Chibeau

Edmond Chibeau looks at performance and theatre from the avant-garde communication perspective

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Location: Mansfield, Connecticut, United States

Monday, December 05, 2011

I'm Connecticut
December 1 -10 2011
by Mike Reiss
World Premiere
Harriet S. Jorgensen Theatre

I’m Connecticut has legs. 


Mike Reiss and CRT mount boffo comedy!
This Piece has Legs. It is an object lesson in how to write comedy.

We might expect a play written by a show runner and writer for The Simpsons and creator and writer for The Critic to be like a television situation comedy, or an episode of an animated series, but Reiss knows his forms.  His children’s books are like children’s books, his humor magazine pieces are the right for a magazine, and his first stage play is built for the stage, not screen or print.  He knows how to write dialogue and he knows story structure.

Reiss knows how to make a show. He breaks the ice almost immediately with series of jokes, one-liners and two or three stroke witty exchanges.

He puts everything in and then keeps what works.
For Reiss, no theatrical tradition is sacred except the one propounded by the recluse poet Emily Dickenson when she said, “The show is not the show,/But they that go.” 
If it works, keep it!  If it doesn’t work, cut it!

He takes more from vaudeville and “Olsen and Johnson” and the “Marx Brothers” than from the 3-act stage form.

The joke about someone with Alzheimer’s meeting new and interesting people every day has been around for a long time but Reiss sets it up well and integrates it into the plot and context of this particular work.  The joke about the “New England Journal of Wrong” is a variation that we have seen before but is well delivered and well timed by Darrell Hollens.

Sometimes an attempt to make a show move quickly can result in a relentless pace that wears the audience out because there is no variation.  I’m Connecticut starts with a fast series of one-liners but as the show moves forward, the plot comes to the fore and the relationships between the characters come more into focus.  As we learn about our protagonists the humor becomes more about them and less about the catchy jokes.  The vaudeville one-liners evolve into a sweet love story.  As a matter of fact the subplot is a mirror love story of the main plot and we watch both sets of relationships grow with increasing interest.
I can imagine the author writing a ton of dialogue, action, gags, bits, and business and then mercilessly cutting what doesn’t work

Reiss knows how to set up a gag and bring it back later.  He teaches us why the joke is going to be funny and then tells the joke.  The evening is full of running gags that get funnier as they come back.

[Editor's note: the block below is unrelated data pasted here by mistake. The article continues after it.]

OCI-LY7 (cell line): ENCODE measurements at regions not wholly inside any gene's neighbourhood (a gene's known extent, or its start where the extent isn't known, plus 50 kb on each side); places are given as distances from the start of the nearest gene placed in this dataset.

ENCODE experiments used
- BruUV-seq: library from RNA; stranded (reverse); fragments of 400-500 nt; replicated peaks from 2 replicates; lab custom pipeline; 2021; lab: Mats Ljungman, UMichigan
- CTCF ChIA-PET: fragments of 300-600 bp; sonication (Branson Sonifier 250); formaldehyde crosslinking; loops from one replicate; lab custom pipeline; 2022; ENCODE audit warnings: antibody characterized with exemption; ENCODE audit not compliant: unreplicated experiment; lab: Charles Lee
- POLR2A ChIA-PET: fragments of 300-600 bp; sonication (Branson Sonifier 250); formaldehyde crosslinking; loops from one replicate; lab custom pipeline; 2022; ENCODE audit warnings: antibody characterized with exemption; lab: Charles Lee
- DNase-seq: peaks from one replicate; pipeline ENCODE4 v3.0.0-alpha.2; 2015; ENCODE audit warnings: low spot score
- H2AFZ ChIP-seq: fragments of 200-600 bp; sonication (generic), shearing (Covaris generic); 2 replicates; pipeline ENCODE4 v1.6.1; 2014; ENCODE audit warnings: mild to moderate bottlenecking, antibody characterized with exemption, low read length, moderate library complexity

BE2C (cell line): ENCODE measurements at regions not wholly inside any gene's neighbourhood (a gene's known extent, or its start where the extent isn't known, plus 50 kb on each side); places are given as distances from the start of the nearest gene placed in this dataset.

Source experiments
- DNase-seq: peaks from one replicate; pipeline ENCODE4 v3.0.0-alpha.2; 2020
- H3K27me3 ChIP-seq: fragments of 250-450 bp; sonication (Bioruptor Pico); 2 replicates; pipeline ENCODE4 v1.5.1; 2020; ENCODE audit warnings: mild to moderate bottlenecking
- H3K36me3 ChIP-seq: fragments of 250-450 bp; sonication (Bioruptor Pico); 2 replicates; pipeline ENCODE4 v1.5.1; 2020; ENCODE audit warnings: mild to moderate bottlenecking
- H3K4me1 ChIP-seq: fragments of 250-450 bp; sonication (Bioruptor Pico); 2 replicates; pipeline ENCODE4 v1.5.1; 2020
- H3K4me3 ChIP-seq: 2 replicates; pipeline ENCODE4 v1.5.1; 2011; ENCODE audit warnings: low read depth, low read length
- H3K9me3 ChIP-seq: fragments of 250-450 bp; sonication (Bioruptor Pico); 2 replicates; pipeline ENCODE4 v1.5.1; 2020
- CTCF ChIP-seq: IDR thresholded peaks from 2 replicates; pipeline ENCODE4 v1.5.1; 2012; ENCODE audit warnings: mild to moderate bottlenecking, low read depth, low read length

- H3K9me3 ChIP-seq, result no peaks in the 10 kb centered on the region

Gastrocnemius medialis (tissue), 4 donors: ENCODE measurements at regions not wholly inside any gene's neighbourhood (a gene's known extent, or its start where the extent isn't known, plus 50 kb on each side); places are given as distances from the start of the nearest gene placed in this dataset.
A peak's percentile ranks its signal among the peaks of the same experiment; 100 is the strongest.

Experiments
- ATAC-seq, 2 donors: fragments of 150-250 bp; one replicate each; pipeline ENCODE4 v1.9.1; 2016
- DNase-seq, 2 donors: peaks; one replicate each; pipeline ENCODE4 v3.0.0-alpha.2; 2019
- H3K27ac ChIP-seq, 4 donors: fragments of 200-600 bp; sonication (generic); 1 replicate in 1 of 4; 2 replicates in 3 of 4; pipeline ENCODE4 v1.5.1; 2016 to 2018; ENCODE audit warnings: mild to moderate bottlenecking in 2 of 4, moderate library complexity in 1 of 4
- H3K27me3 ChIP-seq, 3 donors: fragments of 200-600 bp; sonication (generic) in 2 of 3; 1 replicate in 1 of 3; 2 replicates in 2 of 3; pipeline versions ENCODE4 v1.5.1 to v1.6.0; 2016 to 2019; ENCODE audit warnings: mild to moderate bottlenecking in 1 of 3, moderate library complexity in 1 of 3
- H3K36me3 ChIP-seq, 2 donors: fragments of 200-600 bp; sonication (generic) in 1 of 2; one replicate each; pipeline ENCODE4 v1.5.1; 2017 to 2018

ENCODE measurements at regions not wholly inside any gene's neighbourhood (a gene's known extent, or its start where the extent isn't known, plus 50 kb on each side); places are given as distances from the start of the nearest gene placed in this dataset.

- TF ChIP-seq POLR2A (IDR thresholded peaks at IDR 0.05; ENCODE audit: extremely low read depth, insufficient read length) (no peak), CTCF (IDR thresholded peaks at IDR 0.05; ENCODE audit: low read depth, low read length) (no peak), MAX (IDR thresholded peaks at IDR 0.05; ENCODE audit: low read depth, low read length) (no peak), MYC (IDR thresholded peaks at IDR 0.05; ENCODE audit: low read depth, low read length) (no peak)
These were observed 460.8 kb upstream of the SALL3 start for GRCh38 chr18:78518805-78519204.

The humor is not dry but is intelligent and operates on several levels simultaneously

Joyce DeWitt and Jerry Adler are a great team and are generous and collaborative with the younger actors in the ensemble.

I hope the MFA students in the CRT took time during rehearsals to sit in the house and watch Jerry Adler walk on stage; no waste of energy, no meaningless pointing of hands; he’s there, he owns the room, the audience can just relax and watch.  He has an economy of effort that creates meaning and intensity.

Director, Paul Mullins reads the changes in the shape of the script and keeps the evening on pace.  Almost every time someone takes off or puts on a jacket there is someone there to help with the jacket.  One cannot help but wonder what practical consideration went into the development of this running bit of business.

With a smaller cast and a bit of rewriting for a different venue this piece could run for a long time Off Broadway.

And now a bone to pick.
We are told in the program that, “Reiss agreed and noted that there was little material focusing on the state; a play like this would be ‘wide open territory’…so I claimed Connecticut as mine.”
Eugene O’Neill’s Long Day’s Journey into Night and his comedy Ah Wilderness both take place in New London; as does Woody Allen’s Old Saybrook.   
Avec Schmaltz by Mart Crowley takes place between Connecticut and California.  The leads are a WASP girl, and a wise-cracking Jewish TV composer.  Flemming by Sam Bobrick won praise and awards at the 2008 International Mystery Writers’ Festival.

Recently, and more locally, Barbara and Carlton Molette’s play about Prudence Crandall and her school for “young ladies of color” was produced at UConn.

And this reviewer’s The Norwich 9 was presented in Willimantic and Norwich and was given a reading by the UConn League.

In 2011, and for a couple of years, Connecticut Heritage Productions (CHP) has offered three awards and reading of three plays in the annual "Connecticut Stories on Stage" play writing competition. 
There are many more plays about Connecticut including 4 versions of A Connecticut Yankee in King Arthur’s Court.
I’m Connecticut is a valuable contribution to a long and growing list of plays about The Constitution State.

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